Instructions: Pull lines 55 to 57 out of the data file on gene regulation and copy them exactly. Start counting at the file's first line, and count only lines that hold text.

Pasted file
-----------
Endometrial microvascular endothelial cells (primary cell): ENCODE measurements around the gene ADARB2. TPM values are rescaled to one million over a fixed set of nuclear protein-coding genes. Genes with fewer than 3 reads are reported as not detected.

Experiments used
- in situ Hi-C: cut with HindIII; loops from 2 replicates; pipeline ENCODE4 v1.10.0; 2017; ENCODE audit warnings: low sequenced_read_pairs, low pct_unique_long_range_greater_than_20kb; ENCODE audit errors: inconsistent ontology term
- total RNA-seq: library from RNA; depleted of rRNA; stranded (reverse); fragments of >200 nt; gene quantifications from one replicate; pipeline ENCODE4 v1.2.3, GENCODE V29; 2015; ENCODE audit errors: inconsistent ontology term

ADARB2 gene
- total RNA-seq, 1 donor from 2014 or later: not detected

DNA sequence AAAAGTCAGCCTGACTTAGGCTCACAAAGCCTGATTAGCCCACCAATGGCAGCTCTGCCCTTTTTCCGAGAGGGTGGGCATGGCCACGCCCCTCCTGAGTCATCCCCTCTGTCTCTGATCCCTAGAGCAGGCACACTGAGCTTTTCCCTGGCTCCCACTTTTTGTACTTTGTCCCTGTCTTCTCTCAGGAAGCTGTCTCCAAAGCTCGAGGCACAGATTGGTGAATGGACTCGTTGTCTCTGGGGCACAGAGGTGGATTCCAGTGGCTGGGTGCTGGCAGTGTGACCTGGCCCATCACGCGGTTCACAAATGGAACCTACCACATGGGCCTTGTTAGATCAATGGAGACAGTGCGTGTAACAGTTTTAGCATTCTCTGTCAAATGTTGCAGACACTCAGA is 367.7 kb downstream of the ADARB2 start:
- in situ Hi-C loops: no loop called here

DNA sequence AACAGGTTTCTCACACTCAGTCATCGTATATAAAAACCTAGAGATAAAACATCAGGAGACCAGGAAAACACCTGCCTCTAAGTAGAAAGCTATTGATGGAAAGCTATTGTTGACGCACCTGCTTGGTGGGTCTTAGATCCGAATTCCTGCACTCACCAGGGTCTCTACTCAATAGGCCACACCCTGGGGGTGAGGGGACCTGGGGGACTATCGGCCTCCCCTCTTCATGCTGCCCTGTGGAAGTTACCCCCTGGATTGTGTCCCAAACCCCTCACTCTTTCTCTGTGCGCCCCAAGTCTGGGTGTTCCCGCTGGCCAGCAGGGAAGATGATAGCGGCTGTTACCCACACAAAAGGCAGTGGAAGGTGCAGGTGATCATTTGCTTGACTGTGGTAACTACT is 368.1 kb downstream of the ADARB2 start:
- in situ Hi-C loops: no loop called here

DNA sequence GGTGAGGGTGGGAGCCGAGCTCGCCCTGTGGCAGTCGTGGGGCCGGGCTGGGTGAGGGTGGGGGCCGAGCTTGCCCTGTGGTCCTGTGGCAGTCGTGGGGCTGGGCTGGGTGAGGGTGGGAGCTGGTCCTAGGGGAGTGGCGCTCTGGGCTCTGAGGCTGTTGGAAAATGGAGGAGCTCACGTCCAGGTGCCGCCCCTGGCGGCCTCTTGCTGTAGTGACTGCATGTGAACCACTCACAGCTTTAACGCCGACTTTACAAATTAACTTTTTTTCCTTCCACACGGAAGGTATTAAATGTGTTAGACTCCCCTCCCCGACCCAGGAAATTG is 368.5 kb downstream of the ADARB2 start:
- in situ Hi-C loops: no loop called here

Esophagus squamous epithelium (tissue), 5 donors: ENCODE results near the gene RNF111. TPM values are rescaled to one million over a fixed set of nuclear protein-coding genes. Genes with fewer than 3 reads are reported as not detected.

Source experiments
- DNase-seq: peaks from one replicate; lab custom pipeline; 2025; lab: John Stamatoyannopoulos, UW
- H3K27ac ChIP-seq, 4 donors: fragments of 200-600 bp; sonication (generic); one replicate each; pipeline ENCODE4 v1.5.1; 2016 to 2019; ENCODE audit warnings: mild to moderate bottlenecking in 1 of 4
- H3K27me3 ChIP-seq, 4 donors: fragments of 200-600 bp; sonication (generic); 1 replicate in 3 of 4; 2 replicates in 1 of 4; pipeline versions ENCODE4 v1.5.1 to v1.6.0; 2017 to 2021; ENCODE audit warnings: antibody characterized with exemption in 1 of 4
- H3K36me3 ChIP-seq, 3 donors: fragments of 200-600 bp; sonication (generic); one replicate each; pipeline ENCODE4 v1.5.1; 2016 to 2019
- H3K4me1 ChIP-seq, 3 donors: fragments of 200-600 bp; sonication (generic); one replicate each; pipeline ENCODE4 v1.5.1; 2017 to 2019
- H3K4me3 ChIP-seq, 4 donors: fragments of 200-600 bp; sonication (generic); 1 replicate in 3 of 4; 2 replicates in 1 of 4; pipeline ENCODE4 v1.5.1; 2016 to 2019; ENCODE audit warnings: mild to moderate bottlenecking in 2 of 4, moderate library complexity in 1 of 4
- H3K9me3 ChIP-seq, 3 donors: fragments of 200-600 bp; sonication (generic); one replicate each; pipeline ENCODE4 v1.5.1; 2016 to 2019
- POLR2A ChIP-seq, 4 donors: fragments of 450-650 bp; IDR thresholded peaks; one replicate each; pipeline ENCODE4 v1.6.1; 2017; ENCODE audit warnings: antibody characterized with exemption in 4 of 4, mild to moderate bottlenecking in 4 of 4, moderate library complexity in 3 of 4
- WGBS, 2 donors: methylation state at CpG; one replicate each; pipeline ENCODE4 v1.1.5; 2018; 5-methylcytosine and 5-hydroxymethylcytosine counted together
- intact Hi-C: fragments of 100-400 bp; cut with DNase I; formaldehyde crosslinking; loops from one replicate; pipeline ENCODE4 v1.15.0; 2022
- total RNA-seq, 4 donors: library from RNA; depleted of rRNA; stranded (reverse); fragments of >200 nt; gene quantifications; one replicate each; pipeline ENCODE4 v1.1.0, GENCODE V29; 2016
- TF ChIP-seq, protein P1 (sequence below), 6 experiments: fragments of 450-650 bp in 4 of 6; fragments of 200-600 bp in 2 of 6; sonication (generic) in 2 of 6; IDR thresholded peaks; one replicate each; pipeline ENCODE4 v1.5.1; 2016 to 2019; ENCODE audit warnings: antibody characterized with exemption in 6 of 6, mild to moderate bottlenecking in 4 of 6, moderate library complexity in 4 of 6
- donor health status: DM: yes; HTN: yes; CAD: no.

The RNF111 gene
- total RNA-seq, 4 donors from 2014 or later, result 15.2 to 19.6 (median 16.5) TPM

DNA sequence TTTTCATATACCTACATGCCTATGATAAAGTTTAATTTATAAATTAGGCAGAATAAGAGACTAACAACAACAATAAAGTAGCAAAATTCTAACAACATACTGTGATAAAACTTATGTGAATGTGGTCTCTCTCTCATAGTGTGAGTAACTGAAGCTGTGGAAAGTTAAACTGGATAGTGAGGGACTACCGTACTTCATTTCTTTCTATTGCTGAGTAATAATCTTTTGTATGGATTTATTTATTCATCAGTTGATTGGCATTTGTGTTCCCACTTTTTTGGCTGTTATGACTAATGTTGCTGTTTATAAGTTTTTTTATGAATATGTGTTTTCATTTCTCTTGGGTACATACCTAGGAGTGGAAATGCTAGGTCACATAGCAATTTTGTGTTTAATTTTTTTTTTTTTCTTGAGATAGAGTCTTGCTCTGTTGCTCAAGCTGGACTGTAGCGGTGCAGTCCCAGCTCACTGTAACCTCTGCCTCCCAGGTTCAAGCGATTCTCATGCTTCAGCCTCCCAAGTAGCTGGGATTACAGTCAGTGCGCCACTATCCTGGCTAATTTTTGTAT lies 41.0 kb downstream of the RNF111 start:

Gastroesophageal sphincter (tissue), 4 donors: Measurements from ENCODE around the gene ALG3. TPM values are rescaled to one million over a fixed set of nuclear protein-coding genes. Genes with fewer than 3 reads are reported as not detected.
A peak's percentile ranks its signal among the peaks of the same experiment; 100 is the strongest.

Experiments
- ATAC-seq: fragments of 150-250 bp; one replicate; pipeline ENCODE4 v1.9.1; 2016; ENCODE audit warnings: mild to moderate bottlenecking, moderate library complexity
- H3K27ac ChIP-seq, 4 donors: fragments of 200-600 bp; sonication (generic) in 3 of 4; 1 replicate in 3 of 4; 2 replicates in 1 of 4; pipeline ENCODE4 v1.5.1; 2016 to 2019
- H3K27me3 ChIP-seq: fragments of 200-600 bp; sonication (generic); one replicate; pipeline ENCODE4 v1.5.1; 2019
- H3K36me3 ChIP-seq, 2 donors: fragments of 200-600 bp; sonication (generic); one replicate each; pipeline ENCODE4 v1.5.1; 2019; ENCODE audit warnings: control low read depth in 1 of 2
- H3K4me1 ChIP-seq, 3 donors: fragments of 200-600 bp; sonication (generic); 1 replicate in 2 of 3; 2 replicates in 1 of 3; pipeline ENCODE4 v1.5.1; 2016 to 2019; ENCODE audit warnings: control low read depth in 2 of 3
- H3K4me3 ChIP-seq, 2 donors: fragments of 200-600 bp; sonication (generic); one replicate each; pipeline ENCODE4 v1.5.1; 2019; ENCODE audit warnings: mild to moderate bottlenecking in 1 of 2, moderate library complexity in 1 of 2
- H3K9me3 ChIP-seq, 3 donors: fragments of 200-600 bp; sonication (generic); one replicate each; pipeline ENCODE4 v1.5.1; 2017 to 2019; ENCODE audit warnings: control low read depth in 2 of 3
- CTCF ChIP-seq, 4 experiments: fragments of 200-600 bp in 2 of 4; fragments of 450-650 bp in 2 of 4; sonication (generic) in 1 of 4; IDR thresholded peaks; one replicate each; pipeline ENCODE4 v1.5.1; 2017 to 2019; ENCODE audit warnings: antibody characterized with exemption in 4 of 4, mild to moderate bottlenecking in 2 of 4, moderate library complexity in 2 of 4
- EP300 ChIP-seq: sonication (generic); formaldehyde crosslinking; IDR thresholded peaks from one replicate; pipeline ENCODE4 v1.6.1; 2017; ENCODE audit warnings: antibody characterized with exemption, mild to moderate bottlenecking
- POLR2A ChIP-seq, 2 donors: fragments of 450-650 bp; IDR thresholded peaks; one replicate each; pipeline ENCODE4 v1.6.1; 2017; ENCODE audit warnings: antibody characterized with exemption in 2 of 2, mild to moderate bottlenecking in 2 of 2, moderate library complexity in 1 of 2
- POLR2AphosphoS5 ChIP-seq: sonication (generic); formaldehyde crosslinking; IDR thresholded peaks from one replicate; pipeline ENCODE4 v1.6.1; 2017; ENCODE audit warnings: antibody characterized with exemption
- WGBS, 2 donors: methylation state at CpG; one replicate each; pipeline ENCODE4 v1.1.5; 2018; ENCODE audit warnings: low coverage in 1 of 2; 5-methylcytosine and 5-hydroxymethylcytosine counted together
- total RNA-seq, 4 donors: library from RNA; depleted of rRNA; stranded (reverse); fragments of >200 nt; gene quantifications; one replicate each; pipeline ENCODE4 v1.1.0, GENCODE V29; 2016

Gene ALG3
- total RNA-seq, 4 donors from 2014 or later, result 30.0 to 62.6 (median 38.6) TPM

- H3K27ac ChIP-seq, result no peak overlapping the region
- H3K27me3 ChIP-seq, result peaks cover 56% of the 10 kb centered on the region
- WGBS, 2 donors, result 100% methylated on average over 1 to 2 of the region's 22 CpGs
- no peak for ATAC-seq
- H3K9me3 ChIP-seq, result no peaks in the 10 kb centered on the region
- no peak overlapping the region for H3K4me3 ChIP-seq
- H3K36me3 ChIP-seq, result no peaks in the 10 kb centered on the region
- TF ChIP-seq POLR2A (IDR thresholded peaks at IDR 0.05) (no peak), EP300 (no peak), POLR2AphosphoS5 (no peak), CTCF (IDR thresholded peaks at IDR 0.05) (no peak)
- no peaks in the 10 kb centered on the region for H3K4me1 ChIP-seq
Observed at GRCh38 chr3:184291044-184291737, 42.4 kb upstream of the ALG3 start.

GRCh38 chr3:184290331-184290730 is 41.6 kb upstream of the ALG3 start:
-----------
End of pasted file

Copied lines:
- H3K36me3 ChIP-seq, result no peaks in the 10 kb centered on the region
- TF ChIP-seq POLR2A (IDR thresholded peaks at IDR 0.05) (no peak), EP300 (no peak), POLR2AphosphoS5 (no peak), CTCF (IDR thresholded peaks at IDR 0.05) (no peak)
- no peaks in the 10 kb centered on the region for H3K4me1 ChIP-seq